Arvada began as a small town about seven miles northwest of Denver, less than six years before Colorado attained statehood in 1876. Incorporated in 1904, it once claimed the title of “Celery Capital of the World.” Today, Arvada is a thriving commuter suburb of 112,000 people. The Arvada Presbyterian Church goes back to Arvada’s early years, beginning in 1904 with a congregation of 14. Its current main building was dedicated in 1916, making it the second-oldest church building in Arvada. An education wing was added in 1952. As of 2016, the church boasted a congregation of 245 members.
Services are mostly traditional and feature a 20- to 30-voice choir. During the summer, the choir takes a break, and three to five praise singers lead worship. An electronic keyboard and an assortment of microphones are obvious concessions to modern technology. But behind the scenes, a state-of-the-art Symetrix Prism 12×12 DSP manages the church’s sound system, offering auto-mixing with a simple user interface, with access to deeper features when needed.
“The Arvada Presbyterian Church leaders developed their sound system over the years, as technology changed,” relates Dave Kistler, president of systems integrators Equalized Productions, which designed and installed the Symetrix system. “Their old system, which used an analog mixer, was being run by high school students. When the students went to college, two members of the congregation ran the system, which was okay until those two gentlemen retired and began traveling more often. So the church asked us to design a sound system that was completely automated and could be set up for a few different scenarios, using presets, so it would sound good without requiring somebody who’s knowledgeable about audio. They wanted access to the back end, with the EQs and limiters, but they don’t intend to mess with that for the most part. And they wanted a system that could be quickly and easily reset to its standard settings. Symetrix’ Prism DSP and SymVue software enabled us to provide all of that.”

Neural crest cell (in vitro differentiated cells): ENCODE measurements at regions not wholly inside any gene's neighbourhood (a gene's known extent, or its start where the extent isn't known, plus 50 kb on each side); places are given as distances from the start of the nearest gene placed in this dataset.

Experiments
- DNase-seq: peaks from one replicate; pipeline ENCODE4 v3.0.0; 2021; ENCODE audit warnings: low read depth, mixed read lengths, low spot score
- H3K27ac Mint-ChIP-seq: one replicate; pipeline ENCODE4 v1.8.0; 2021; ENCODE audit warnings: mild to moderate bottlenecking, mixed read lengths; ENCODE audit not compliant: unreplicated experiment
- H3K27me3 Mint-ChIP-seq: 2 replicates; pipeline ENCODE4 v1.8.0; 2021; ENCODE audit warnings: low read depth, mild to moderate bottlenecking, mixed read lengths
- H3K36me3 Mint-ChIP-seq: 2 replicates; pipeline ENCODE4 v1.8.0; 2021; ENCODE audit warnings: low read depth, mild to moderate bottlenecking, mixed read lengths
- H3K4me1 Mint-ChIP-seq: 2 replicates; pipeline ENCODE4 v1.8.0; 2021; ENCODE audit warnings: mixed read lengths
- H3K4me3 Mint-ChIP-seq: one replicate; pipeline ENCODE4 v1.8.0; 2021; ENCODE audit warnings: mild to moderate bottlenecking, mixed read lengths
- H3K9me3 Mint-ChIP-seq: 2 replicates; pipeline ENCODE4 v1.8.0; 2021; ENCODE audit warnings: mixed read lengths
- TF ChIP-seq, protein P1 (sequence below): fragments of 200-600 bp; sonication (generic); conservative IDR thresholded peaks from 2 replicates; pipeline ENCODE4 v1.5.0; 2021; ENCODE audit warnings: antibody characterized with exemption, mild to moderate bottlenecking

The flow of the sound system is fairly straightforward. The church has an assortment of handheld and lapel wireless microphones, the lectern mic, choir microphones (pencil condensers), and wired mics for the praise singers, plus the electronic keyboard. All told, the system uses about 20 audio channels, so the Symetrix Prism 12×12 is connected via Dante to a Symetrix xIn 12 analog input expander, for a total of 24 analog inputs, leaving room for growth. The Prism’s analog outputs feed the church’s older Crown and QSC amplifiers, which in turn drive QSC speakers in the sanctuary and Atlas in-ceiling speakers in the lobby.
“After analyzing everything, we decided to leave the existing speaker and amplification system intact because it was robust enough and complemented the facility,” recalls Kistler. “That enabled us to avoid acoustical treatment. So the main item was the Symetrix Prism. We also added Slade power sequencing, so they can turn everything on and off from the booth, and we put an amp rack in the back room. They had traditional two- or three-gang faceplate floor boxes and had problems with people breaking the mic connectors, so we installed recessed floor boxes.”
For easy and intuitive control, the Equalized Productions team provided a Dell touchscreen PC running Symetrix SymVue software. “They log into their computer, launch the application, and enter in a four-digit PIN for security purposes,” Kistler details. “That brings up a screen that allows them to go into the front-of-house mixer, the stage floor-monitor mixer, and the choir monitor mixer, each of which is independently mixed in the Symetrix Prism using the touchscreen. Preset buttons call up the different situations they’ll encounter. For example, there’s a preset for the school year, when the choir is performing, and another preset for the summer, when the praise singers are performing with handheld, wired mics.”